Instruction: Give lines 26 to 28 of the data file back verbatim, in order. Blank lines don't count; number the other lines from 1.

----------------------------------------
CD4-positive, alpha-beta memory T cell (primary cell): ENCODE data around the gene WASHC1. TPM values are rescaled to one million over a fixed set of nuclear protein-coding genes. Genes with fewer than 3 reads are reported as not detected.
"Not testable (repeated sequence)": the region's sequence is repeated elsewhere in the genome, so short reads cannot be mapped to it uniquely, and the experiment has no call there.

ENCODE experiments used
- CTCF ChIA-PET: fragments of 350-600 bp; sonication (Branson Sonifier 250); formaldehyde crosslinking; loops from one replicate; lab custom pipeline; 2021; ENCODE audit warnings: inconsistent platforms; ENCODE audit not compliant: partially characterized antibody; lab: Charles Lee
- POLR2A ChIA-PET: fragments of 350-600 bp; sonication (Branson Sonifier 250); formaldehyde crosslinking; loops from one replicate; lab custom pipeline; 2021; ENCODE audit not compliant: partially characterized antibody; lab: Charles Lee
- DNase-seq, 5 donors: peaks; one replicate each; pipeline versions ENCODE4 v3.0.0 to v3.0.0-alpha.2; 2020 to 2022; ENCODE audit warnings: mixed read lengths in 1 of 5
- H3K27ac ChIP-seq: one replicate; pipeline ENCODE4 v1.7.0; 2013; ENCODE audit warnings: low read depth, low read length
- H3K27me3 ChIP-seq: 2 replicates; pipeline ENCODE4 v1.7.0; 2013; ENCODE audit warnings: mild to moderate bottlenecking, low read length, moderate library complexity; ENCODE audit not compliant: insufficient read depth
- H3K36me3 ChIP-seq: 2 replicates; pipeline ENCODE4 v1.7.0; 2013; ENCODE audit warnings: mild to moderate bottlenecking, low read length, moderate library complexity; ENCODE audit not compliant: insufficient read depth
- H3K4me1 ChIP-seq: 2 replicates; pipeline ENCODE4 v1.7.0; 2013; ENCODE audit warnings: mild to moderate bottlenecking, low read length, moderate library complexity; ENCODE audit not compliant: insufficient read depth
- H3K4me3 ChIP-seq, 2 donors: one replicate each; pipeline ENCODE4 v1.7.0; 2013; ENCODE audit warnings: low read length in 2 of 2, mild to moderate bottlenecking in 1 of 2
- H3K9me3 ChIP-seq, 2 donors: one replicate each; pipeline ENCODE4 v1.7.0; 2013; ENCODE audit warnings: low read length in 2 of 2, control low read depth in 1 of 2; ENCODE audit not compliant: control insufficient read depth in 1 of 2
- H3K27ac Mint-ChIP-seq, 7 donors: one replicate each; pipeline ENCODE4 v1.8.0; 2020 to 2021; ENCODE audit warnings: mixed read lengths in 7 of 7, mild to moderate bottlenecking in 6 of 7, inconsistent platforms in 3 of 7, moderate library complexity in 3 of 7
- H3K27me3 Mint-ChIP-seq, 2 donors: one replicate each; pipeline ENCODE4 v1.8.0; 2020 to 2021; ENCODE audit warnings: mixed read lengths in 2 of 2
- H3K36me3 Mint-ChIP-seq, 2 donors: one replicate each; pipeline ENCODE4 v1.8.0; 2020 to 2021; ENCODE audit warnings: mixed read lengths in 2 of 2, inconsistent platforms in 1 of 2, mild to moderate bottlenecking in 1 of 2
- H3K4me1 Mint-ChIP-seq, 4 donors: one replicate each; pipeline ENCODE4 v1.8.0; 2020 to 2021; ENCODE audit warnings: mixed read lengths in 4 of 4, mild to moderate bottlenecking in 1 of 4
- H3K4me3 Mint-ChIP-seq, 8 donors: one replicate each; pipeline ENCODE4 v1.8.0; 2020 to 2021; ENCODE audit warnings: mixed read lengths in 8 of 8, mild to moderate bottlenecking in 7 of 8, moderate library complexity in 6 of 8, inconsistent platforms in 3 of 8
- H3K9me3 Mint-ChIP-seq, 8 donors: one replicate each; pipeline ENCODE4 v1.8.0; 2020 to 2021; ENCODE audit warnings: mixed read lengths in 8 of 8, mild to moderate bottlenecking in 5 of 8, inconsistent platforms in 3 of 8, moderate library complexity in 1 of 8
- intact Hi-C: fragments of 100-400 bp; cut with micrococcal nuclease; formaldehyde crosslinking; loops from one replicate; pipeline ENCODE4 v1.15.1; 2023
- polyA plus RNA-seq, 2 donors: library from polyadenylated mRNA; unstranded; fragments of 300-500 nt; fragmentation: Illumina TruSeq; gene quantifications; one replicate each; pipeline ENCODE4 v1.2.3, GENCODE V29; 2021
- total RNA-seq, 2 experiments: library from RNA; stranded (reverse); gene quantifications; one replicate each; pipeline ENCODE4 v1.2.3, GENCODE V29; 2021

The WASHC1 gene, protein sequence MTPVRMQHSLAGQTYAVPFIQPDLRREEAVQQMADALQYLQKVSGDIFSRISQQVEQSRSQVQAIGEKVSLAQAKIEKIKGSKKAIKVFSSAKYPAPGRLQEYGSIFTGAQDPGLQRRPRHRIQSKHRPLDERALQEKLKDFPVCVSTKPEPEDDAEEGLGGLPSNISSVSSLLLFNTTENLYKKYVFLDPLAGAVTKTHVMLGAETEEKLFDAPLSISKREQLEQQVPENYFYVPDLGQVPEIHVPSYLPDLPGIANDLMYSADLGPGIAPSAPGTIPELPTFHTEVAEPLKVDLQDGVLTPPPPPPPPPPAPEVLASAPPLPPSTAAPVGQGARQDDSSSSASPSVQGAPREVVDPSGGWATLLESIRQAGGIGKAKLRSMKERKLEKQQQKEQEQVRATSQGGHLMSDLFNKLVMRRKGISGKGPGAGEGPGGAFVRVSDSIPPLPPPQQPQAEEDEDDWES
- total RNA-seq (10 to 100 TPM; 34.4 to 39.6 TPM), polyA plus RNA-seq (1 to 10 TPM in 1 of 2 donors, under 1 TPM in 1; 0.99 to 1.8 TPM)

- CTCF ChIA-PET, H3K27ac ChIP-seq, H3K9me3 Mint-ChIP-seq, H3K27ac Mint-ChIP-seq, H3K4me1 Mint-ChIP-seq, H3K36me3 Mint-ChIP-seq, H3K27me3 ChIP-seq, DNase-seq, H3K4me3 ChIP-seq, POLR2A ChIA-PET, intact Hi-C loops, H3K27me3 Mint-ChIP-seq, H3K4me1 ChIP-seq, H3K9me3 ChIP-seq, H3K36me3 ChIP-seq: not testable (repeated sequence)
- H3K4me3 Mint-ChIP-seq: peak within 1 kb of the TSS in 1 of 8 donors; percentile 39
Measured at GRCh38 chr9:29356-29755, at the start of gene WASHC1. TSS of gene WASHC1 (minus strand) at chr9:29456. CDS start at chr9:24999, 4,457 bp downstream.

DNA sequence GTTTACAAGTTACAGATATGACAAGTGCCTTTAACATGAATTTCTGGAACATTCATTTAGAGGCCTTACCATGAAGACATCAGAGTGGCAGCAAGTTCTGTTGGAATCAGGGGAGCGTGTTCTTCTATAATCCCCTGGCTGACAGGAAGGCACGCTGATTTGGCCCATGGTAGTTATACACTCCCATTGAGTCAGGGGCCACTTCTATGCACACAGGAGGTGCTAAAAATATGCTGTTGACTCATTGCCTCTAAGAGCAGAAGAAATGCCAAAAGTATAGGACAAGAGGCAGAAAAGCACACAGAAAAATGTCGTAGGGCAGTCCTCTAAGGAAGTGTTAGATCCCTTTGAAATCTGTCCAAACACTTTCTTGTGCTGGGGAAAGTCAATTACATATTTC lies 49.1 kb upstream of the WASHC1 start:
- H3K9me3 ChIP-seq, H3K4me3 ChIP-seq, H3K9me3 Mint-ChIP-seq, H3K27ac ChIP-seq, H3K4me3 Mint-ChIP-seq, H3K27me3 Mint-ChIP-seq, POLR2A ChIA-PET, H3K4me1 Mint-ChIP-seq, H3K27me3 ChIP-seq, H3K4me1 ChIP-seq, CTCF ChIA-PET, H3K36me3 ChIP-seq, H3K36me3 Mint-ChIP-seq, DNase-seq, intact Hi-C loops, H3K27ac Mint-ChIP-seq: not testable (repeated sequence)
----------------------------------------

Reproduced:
Measured at GRCh38 chr9:29356-29755, at the start of gene WASHC1. TSS of gene WASHC1 (minus strand) at chr9:29456. CDS start at chr9:24999, 4,457 bp downstream.

DNA sequence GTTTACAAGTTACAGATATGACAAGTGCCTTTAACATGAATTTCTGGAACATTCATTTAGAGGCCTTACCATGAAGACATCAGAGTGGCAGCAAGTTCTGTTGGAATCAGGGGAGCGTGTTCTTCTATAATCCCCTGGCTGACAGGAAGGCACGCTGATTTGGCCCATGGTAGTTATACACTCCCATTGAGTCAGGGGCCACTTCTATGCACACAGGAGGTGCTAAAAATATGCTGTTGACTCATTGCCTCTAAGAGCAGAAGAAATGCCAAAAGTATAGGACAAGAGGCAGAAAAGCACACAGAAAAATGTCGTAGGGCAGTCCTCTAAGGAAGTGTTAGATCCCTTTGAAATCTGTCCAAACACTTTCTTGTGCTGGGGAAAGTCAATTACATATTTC lies 49.1 kb upstream of the WASHC1 start:
- H3K9me3 ChIP-seq, H3K4me3 ChIP-seq, H3K9me3 Mint-ChIP-seq, H3K27ac ChIP-seq, H3K4me3 Mint-ChIP-seq, H3K27me3 Mint-ChIP-seq, POLR2A ChIA-PET, H3K4me1 Mint-ChIP-seq, H3K27me3 ChIP-seq, H3K4me1 ChIP-seq, CTCF ChIA-PET, H3K36me3 ChIP-seq, H3K36me3 Mint-ChIP-seq, DNase-seq, intact Hi-C loops, H3K27ac Mint-ChIP-seq: not testable (repeated sequence)